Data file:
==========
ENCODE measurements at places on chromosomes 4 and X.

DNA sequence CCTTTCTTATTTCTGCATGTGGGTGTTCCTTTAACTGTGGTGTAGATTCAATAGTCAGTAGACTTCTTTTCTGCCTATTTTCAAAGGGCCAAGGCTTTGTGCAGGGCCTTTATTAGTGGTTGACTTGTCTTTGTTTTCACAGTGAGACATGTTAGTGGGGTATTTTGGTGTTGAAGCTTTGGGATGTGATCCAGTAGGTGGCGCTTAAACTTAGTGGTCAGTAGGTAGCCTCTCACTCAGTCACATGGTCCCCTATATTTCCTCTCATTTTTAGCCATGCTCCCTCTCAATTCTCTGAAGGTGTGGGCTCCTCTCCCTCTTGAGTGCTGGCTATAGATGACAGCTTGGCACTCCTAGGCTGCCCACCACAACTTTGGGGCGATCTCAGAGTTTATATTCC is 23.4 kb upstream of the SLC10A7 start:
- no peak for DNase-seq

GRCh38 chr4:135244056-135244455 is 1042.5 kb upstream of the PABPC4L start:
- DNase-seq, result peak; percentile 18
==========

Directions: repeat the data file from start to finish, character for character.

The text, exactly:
ENCODE measurements at places on chromosomes 4 and X.

DNA sequence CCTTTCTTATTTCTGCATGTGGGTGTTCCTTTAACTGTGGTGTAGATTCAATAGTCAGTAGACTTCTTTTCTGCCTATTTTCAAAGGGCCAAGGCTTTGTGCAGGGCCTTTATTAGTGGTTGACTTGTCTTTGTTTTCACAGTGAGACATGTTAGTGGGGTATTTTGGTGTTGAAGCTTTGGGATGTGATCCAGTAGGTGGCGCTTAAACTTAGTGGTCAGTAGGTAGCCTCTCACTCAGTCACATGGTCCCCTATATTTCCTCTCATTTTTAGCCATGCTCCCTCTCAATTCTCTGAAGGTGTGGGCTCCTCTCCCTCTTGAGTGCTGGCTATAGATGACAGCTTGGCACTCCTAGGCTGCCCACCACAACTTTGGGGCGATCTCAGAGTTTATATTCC is 23.4 kb upstream of the SLC10A7 start:
- no peak for DNase-seq

GRCh38 chr4:135244056-135244455 is 1042.5 kb upstream of the PABPC4L start:
- DNase-seq, result peak; percentile 18